Names of victims of terrorism won’t be included on a new memorial for slain soldiers at the Mount Herzl cemetery in Jerusalem, the High Court ruled Tuesday.
The court dismissed a motion filed forward by the Terror Victims’ Association in Israel, ruling that the commemoration of the two groups would be separate. The decision would affect national memorials around the country and not only the one at Mount Herzl, the Israeli news site Globes reported.
The Terror Victims’ Association had argued that the Defense Ministry should not discriminate against civilians killed by enemy forces in a state-sponsored memorial.
The Defense Ministry and Yad Lebanim, an organization for families of fallen soldiers, countered that the men and women who died while serving the country should be commemorated differently from terror victims to preserve the symbolism and unique nature of their deaths.
Court President Asher Grunis noted in his ruling that although the two parties — terror victims and fallen soldiers — are close at heart, it is up to the government to decide how to memorialize them at national sites.
The issue of how to memorialize terror victims, soldiers and others is a touchy one in Israel, where wars and terror attacks affect nearly every family.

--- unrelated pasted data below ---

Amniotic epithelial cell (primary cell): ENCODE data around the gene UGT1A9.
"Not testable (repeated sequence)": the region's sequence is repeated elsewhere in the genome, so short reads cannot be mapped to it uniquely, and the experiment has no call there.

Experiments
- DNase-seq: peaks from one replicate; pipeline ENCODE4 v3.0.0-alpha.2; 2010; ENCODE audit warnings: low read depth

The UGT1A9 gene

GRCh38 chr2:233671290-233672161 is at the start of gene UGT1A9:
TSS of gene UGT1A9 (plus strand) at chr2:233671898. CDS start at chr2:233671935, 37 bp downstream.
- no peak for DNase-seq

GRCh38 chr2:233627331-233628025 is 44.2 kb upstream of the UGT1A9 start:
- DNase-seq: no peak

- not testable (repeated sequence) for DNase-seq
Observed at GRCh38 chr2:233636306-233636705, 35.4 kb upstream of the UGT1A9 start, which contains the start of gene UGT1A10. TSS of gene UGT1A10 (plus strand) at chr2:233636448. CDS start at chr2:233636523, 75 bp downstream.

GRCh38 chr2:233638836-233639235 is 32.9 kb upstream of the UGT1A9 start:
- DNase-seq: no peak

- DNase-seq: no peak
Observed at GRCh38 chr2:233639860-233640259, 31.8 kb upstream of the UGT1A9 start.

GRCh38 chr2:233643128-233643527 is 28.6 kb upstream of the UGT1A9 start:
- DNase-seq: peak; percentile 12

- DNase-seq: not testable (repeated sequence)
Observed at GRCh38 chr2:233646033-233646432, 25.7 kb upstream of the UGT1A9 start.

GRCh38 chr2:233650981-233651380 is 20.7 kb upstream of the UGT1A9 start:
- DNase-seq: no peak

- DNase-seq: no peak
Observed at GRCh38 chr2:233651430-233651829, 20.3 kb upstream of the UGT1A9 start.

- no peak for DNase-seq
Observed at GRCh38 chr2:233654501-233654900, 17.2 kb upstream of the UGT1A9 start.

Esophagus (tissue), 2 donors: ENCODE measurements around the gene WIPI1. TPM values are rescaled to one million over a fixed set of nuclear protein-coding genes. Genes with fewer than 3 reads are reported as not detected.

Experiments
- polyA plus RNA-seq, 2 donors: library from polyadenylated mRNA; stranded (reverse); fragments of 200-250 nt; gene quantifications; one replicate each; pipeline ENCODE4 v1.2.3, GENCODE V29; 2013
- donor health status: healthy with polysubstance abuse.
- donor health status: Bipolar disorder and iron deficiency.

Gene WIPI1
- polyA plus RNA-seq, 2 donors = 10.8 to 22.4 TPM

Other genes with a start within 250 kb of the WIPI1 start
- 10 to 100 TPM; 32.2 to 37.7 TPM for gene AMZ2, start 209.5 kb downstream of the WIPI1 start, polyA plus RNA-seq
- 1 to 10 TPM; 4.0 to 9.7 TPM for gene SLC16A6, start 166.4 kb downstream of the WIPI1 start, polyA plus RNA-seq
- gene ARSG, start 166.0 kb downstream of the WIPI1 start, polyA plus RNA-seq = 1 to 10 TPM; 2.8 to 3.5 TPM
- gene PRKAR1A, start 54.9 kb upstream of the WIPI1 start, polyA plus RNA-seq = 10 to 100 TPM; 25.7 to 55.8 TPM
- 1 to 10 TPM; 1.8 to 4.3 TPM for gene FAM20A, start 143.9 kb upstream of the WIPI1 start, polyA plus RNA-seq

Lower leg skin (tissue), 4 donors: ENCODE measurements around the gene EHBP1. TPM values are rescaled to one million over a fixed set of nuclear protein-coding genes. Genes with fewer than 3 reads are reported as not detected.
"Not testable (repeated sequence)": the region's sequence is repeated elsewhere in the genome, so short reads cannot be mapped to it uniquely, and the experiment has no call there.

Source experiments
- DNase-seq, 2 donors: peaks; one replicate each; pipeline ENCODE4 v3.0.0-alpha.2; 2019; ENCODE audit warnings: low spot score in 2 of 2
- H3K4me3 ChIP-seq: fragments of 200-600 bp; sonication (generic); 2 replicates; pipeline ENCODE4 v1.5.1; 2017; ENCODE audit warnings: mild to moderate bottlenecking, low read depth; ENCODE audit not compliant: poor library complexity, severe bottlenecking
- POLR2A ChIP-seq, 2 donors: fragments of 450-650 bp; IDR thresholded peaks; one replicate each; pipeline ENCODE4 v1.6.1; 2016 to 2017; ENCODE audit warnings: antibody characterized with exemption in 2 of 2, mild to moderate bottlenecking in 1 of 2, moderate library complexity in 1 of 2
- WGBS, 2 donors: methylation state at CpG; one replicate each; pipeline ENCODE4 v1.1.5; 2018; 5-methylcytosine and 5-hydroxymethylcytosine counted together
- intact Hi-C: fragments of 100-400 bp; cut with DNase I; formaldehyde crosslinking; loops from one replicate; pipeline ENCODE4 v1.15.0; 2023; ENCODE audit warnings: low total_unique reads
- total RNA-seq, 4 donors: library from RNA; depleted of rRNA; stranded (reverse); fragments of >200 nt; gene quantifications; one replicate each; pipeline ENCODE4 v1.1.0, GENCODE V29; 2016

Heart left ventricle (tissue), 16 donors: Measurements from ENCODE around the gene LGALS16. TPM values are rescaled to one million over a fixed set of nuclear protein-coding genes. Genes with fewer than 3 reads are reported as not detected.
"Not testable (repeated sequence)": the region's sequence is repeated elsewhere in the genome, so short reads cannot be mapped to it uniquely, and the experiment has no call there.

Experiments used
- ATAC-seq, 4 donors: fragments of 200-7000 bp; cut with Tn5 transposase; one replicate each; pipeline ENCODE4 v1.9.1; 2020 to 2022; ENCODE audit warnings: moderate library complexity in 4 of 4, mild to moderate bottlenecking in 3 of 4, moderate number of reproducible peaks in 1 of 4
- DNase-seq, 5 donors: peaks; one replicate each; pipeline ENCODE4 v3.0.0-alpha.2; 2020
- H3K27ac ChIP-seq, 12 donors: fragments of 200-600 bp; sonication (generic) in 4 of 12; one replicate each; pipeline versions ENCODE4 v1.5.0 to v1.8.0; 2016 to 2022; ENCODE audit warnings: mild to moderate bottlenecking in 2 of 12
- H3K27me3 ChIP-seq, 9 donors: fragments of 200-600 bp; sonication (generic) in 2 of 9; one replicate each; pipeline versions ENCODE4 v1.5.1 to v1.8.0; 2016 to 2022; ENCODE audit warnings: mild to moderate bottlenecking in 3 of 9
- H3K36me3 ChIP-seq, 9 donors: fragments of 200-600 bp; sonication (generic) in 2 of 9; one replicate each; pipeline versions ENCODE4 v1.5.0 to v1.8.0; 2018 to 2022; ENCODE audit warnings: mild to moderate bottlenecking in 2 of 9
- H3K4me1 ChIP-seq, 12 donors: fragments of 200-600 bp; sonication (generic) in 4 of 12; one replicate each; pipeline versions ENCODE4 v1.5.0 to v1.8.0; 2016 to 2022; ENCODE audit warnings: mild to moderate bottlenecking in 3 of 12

In January, a similar issue surfaced when Yed Lebanim and the Terror Victims’ Association in Israel paired together in challenging the government’s intent to commemorate three firemen killed in the Carmel blaze together with victims of terror. The two groups argued that firemen were akin to soldiers who had fallen in action and not terror victims.
The plan for the memorial site, known as Hall of Names, was unanimously approved by the government last April. The hall will memorialize under one roof all those who died in Israel’s service, and it is intended as a future site for national ceremonies and official visits. The cost of the project is estimated at NIS 40 million.
At the time, Prime Minister Benjamin Netanyahu lauded the decision to construct the hall as an important step for the country’s ethos.
“We have no central hall to enshrine the memories of the fallen of Israel’s wars. After decades of talking about it, the time has come to make a decision. We are a people that overflows with memory. We are doing this out of deep recognition of the contribution of the fallen, and I hope that such places will no longer be necessary,” he said then.
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